§ 12 and 13. Mr. A. Brown
asked the Secretary of State for the Home Department (1) how many children under the age of 17 years appeared before juvenile courts in England and Wales, during the period 1st January, 1950, to 31st December, 1959, as being children in need of care or protection, as defined by Section 61 of the Children and Young Persons Act, 1933, or as being children who are ill-treated or neglected in a manner likely to cause unnecessary suffering or injury to health; and
(2) how many children under the age of 17 years who appeared before juvenile courts in England and Wales, during the period 1st January, 1950, to 31st December, 1959, as being children in need of care or protection, as defined by Section 61 of the Children and Young Persons Act, 1933, or as being children who axe ill-treated or neglected in a manner likely to cause unnecessary suffering or injury to health, were ordered by such juvenile courts to be remanded to remand homes, made the subject of probation orders, or committed to approved schools, respectively; and how many of such children again appeared before a juvenile court and were remanded to prison under Section 27 of the Criminal Justice Act, 1948.
§ Mr. Vosper
As the answer contains a number of figures, I shall circulate it in the OFFICIAL REPORT.
§ Mr. Brown
Is the Minister aware that Britain is now among the minority of countries in which child victims of lack of protection or of cruelty or neglect can still be brought before courts of summary criminal jurisdiction? Would he consider setting up courts of guardianship before which this class of children could be brought?
§ Mr. Vosper
That is a rather fundamental question which the hon. Member put to me in place of the rather limited Question on the Order Paper. As I think he knows, the Ingleby Committee is shortly to report. It is considering the whole question and I would rather not make a further comment at this stage.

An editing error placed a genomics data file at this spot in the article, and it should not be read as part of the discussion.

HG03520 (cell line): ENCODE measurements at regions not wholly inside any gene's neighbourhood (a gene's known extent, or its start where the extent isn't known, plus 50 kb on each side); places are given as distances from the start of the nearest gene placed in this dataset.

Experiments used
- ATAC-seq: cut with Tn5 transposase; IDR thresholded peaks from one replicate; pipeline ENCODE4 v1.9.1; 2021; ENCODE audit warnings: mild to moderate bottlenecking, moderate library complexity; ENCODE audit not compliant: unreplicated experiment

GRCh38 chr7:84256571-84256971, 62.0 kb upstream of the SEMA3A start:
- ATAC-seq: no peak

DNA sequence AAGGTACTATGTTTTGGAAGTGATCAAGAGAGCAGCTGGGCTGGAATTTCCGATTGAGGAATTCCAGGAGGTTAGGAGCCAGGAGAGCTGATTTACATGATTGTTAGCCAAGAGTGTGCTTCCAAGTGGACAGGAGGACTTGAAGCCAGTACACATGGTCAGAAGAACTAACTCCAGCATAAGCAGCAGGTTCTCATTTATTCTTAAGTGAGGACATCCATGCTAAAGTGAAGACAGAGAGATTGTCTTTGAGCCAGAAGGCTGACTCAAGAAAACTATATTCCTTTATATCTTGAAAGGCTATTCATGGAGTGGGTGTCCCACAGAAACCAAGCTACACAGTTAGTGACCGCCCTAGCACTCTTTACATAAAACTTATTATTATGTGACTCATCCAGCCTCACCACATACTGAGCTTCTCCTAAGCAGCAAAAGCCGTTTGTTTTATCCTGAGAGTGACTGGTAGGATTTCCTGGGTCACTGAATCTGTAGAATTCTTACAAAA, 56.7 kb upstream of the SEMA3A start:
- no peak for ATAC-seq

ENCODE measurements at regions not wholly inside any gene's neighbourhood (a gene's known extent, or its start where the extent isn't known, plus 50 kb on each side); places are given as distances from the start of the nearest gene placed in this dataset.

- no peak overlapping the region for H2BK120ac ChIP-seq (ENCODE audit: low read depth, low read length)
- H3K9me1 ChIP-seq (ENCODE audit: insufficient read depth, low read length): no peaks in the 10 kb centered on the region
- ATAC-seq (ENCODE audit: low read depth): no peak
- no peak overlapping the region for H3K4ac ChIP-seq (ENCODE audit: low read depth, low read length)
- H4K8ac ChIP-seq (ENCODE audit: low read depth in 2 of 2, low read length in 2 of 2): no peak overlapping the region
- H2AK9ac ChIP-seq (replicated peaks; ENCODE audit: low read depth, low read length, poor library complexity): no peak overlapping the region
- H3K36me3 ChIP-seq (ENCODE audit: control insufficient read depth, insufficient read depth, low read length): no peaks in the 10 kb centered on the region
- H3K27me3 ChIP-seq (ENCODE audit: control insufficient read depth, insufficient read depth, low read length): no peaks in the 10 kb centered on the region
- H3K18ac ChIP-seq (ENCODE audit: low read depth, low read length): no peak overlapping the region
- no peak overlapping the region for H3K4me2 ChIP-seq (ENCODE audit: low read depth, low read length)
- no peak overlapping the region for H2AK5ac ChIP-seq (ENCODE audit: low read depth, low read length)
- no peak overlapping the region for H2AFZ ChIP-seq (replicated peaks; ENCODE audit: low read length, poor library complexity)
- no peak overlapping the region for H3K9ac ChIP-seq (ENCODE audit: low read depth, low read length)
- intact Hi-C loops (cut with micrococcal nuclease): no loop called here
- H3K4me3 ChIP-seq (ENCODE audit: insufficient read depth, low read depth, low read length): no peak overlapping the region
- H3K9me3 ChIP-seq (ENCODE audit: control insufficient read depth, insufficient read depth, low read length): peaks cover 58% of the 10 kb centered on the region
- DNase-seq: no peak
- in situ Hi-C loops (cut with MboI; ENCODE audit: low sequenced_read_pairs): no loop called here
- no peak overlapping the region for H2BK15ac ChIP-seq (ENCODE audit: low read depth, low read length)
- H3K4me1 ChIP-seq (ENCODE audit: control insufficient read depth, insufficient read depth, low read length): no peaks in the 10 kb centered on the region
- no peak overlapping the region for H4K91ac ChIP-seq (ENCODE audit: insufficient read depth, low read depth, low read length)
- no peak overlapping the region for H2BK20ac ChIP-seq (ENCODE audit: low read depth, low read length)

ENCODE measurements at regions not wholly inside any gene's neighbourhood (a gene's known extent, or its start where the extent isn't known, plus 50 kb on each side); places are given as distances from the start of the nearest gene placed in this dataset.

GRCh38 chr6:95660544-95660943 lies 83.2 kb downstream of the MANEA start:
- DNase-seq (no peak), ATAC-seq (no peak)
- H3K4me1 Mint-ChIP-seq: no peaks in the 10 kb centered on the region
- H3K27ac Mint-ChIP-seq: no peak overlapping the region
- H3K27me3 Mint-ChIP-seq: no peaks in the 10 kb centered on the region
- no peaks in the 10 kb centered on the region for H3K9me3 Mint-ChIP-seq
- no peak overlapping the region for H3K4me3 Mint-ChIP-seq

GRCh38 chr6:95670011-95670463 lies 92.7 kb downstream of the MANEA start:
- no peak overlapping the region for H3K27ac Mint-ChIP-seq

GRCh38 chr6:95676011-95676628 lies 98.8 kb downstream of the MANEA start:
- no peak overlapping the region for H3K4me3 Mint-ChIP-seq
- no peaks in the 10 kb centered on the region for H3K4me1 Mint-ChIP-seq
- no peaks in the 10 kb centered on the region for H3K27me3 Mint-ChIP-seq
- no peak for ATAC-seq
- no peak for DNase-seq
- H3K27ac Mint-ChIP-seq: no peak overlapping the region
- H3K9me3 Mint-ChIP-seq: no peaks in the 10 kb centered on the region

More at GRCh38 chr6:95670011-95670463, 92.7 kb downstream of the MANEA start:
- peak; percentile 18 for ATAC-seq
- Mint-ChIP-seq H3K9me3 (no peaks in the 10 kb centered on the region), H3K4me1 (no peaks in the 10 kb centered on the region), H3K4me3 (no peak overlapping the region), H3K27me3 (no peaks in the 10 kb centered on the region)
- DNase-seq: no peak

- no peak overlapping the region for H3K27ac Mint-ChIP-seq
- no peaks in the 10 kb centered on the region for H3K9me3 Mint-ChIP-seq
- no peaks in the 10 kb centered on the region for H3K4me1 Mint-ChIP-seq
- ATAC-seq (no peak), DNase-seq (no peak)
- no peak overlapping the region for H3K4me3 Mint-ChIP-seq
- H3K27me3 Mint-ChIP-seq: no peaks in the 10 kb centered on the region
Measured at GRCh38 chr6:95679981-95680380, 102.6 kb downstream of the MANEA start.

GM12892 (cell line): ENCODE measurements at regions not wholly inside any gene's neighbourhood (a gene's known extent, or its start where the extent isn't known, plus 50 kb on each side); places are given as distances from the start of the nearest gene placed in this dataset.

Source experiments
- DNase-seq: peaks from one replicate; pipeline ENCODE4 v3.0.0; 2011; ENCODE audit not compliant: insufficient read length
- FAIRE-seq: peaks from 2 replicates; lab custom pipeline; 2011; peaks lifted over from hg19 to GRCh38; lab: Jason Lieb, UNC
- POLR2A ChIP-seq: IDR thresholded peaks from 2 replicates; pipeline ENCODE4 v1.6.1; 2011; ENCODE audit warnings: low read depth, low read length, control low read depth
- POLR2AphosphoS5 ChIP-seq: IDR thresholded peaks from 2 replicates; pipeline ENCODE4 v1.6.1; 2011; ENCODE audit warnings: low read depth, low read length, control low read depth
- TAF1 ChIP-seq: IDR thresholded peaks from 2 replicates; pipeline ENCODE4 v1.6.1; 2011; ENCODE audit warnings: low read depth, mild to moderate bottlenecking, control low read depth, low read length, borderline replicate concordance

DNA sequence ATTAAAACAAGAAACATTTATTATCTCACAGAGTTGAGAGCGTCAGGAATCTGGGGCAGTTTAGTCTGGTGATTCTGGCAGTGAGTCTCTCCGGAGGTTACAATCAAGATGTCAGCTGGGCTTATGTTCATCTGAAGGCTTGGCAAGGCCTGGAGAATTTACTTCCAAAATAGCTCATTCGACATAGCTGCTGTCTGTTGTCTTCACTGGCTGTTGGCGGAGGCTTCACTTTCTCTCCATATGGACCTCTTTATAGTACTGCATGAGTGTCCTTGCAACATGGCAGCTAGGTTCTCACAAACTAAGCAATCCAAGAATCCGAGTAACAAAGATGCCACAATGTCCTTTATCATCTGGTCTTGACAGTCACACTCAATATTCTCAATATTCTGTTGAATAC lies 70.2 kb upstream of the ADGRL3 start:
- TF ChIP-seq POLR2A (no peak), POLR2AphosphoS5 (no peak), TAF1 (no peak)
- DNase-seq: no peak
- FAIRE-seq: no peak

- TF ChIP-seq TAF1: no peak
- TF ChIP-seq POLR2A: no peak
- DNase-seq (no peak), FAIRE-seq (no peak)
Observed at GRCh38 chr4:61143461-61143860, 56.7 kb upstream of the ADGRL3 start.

§ Miss Bacon
With reference to Question No. 13 and remand homes, is the right hon. Gentleman aware that magistrates in juvenile courts find themselves 600 in an extremely difficult position because they have nowhere to send juvenile offenders on remand? Is he aware that recently a magistrate said that he never slept at night after he had been working at the juvenile court? Does not the right hon. Gentleman agree that even before the Ingleby Committee reports one of the most urgent things to be considered is the provision of more remand homes?
§ Mr. Vosper
The hon. Member who asked the original Question has a Bill before the House dealing in detail with this subject. My right hon. Friend is giving consideration to that aspect of the matter in advance of the Ingleby Committee recommendations.
§ Mr. S. Silverman
Should not the right hon. Gentleman also be asked to consider whether the juvenile courts are in any difficulty at all? In the case of very young people, juvenile persons who are not yet convicted and are on remand, if there is any real difficulty in finding a suitable place for them to go is it not infinitely better to send them home than to send them to jail?
§ Mr. Vosper
In general, there is no difficulty in finding a place in a remand home. The difficulty arises with those people who are so unruly that the remand home itself is not suitable. That, I think, is the difficulty to which the hon. Lady the Member for Leeds, South-East (Miss Bacon) referred.
§ Following is the Answer:
§ Between 1st January, 1950, and 31st December, 1959, 32,550 children were brought before juvenile courts in England and Wales under Section 62 of the Children and Young Persons Act, 1933, as being in need of care or protection within the meaning of Section 61 and were dealt with in the following ways:
|Ordered to be sent to an approved school||2,385|
|Committed to the care of a fit person||13,577|
|Parent ordered to enter into a recognisance to exercise proper care and guardianship||683|
|Supervision order alone||11,542|
|No order made||4,363|
§ In some cases, the number of which is not known, a supervision order was made in addition to a fit person order or an order requiring the parent to enter into a recognisance. The number of interim orders made under Section 67 (2) for detention or continued detention in a remand home is not known.
§ Section 27 of the Criminal Justice Act, 1948, applies only where a court remands or commits for trial or for sentence a person who is charged with or found guilty of an offence, 601 and information as to the number of persons so remanded who had previously been brought before the court under Section 62 of the Act of 1933 is not available.